Secondly, demographics play an important role in the Chinese strategy. The old “factory of the world” role was made possible by migrant labor moving to the Pearl River Delta and other areas. This approach will no longer be possible since the seemingly endless pool of migrant workers will decrease as society ages and economic development in the poor interior provinces reduces the need to migrate. Chinese companies have a need to explore the latest technologies in robotics and artificial intelligence, as their potential labor force shrinks sharply in a generation.
Thirdly, the envisaged efficiencies have a positive impact on the environment. As production companies embrace new technologies, their production processes become greener, cleaner and less labor-intensive. New automation technology both reduces the amount of materials wasted and minimizes energy use. A cleaner, greener China is now a top government priority, hence the focus on acquiring and developing the latest technologies. It is also of the utmost importance for China’s environmental focus and obligations under the Paris Agreement.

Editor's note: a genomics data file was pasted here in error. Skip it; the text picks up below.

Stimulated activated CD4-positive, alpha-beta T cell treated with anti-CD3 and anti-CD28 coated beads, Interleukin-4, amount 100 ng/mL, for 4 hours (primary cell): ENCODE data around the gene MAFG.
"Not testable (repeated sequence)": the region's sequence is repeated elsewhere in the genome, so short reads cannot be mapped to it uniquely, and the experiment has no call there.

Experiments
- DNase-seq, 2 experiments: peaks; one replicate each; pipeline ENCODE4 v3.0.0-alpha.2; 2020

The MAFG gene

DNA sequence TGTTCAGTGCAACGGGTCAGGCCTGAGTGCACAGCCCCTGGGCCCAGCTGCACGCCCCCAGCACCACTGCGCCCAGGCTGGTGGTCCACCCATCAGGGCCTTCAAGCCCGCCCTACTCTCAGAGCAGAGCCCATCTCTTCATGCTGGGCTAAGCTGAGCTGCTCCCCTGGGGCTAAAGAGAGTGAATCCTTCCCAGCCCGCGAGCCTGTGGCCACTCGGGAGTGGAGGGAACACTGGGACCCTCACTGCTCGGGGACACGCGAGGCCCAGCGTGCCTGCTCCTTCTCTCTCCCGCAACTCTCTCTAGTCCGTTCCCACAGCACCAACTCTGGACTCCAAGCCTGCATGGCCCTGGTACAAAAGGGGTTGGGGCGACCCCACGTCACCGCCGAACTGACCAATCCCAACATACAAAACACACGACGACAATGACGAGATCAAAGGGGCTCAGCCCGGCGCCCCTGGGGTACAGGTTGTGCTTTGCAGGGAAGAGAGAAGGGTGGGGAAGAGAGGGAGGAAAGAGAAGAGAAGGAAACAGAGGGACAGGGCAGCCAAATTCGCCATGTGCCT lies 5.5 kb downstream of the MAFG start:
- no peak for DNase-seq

For the reasons mentioned above, China will not, and cannot, move away from its aim to obtain the latest technologies and become a world-class player. The trade war therefore already begins on a false premise that the Chinese strategy will change. Furthermore, Trump’s “hot and cold” approach to ZTE has underlined one thing for the Chinese government: that China must reduce its dependence on foreign companies, so as not to leave key areas of its industry to the mercy of a foreign government. This key strategic insight runs exactly contrary to what the US wishes but such unintended consequences happen when a new policy is not rigorously examined before implementation.
The Chinese government has indicated that it will counter the US import tariffs in a proportionate manner and will use the auspices of the WTO to have them reversed. Every subsequent American tariff will have a counterpart on the Chinese side. This is the most reasonable response.
These Chinese counter-tariffs will obviously hurt American companies exporting to China and hopefully that will bring some common sense back into the White House. Political pressure from the US companies affected should play a role in working toward an end to this trade war, especially as we come closer to the mid-term elections in November.
When there are differences between nations, they should resort to existing mechanisms which were created specifically for such eventualities. And they have proven their effectiveness time and time again. Unfortunately, the US government will not realize the futility of its current approach in dealing with China before November.
The author is a strategic adviser to both private and public sectors on China-related matters. He has advised a number of financial institutions on their China strategy.